"been there, done that". Creating lofts for the first time is a mind-boggling thing -- at least it was to me. However, once I figured out a routine it really turned out to be surprisingly simple, much simpler than the WIki page with all its detail may make it sound.
ca2kjet wrote:First, does anyone know of any more in-depth tutorials regarding lofts? Beyond the link I provided and the developer doc?
A simple working loft section, like a road, track or pipeline cross section shape file (they all work the same), can be modeled with only a small amount of steps. I'm going to list the steps in 3DCanvas, but it should work the same in many other modeling tools.
- The first step is to create your desired object and shape it to your desired proportions. In this example I'll be using a pipe as the model. So you'd start by placing a new cylinder in the scene, rotate it so its ends are facing the x/y pane and then mold it into the desired shape.
- Next, select and delete all points except for one of the end sides. Move the pivot point of the remaining face(s) to its center, so that it moves to its z=0 position. (This is crucial! If the pivot of the loft section is not exactly at z=0 of the object, it will fail to render in-game.)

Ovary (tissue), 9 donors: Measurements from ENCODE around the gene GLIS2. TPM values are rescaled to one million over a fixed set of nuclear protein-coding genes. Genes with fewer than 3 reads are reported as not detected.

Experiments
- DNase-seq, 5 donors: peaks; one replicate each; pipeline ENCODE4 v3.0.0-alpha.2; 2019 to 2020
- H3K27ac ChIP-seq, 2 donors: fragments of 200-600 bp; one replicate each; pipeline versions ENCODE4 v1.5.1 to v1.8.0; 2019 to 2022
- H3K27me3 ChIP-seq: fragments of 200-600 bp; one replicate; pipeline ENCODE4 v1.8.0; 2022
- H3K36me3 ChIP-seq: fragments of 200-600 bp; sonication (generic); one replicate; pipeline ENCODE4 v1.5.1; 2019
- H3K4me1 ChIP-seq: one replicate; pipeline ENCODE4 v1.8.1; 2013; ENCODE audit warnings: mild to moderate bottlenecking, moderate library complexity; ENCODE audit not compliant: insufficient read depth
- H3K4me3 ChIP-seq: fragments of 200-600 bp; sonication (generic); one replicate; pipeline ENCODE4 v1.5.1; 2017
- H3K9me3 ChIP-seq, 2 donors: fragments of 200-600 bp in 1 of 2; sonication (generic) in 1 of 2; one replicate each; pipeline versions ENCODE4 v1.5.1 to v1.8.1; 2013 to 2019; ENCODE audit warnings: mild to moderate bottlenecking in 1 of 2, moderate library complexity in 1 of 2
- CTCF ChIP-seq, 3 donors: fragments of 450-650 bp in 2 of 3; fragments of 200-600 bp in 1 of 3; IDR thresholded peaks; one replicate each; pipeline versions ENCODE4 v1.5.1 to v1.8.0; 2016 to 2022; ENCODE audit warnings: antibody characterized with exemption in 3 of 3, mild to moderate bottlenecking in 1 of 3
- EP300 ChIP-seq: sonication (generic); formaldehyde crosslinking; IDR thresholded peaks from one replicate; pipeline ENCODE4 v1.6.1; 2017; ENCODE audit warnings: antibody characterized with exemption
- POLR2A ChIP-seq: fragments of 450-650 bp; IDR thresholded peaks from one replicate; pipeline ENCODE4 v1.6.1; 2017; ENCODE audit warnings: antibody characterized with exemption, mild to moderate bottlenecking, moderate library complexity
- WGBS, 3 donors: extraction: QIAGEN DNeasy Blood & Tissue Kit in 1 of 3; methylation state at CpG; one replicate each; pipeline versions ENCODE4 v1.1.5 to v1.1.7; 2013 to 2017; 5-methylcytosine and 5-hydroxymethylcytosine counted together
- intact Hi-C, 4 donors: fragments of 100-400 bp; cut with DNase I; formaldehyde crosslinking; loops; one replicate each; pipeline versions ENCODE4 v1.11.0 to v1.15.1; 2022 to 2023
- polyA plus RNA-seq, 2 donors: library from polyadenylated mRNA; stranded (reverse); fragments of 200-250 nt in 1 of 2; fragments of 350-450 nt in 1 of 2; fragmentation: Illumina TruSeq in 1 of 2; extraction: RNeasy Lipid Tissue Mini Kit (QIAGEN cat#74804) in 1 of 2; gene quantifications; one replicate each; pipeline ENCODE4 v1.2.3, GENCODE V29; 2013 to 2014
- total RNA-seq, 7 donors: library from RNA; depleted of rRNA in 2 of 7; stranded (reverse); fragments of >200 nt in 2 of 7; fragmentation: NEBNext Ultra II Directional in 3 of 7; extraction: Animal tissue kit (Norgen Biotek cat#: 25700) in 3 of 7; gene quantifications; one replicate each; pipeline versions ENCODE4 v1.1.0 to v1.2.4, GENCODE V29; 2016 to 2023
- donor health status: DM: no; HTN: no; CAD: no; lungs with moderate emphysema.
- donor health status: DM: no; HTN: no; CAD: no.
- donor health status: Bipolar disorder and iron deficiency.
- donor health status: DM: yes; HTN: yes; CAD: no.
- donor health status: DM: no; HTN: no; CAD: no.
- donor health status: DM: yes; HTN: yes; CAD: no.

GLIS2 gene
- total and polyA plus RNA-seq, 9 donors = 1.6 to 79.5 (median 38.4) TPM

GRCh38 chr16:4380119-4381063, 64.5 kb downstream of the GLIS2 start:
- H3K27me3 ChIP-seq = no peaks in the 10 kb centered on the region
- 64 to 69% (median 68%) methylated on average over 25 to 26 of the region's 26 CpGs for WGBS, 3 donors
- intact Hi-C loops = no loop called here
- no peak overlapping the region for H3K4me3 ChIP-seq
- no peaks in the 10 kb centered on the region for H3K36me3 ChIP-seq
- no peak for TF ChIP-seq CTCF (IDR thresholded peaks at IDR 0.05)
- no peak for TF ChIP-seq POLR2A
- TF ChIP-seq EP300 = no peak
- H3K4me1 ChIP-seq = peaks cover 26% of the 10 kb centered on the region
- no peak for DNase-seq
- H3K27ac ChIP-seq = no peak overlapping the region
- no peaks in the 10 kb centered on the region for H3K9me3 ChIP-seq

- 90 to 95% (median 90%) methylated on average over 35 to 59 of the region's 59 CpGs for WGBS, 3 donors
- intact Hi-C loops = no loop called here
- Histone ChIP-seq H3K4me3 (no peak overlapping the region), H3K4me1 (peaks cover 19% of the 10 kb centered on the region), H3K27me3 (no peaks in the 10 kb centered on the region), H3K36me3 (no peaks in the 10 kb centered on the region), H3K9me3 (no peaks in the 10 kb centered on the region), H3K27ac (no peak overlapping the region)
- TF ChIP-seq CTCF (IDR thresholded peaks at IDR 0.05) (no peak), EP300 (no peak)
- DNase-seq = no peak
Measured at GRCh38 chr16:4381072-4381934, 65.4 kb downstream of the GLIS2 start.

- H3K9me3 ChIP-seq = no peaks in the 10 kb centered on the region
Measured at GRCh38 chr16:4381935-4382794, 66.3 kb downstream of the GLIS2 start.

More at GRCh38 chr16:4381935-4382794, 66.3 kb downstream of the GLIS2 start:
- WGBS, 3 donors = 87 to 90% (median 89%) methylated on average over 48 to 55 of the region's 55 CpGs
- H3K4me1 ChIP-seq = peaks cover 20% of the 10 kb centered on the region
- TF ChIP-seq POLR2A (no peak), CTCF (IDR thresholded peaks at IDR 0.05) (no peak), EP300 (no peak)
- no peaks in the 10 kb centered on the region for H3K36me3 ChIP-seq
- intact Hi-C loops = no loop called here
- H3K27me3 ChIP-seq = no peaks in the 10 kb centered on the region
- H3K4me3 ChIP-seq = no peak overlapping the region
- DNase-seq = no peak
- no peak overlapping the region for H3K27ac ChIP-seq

- Now select all the faces again and extrude them along the z axis. Then delete all the faces on the x/y pane, so that only the "hollow pipe" of the extrusiuon remains. Always remember to keep the pivot point at z=0 of the object.
- Texture the extruded object with a texture that tiles along its top and bottom edges. You must use the full height of the texture for the UV coordinates, but you can crop its width when texturing the object.
(Hint: the length of the extrusion from the last step determines at what length the texture gets tiled in-game. So if you do a 10 meter extrusion, you'd get a 10m texture tiling interval. The length of the extrusion has no effect on the 'bending' capacities of the loft section.)
- Apply the following materials and names:
hierarchy: 1_1000_loft -- or -- 1_1000_road (both without children) -- or see wiki for track creation, which is slightly more complicated.
shaders: LoftTexDiff.fx or LoftTexDiffTrans.fx (allows transparency)
- Export the object to IGS, set up a loft or road section blueprint, enter the data and export to RW.
Secondly, how do you take a scenery object (such as a bridge, or heck, even a box) and convert it into a lofted object?
While you cannot convert a standard scenery object to a loft, you can attach it to an invisible loft.
All you need is to create a simple loft section, textured with an all-alpha texture, and then add the standard objects as "middle geometry" entries in the loft section blueprint, where you can also set the spacing of the objects. Works great for creating perfectly aligned bridges!
Hope this makes some sense.
Here's a picture of a loft object cross section: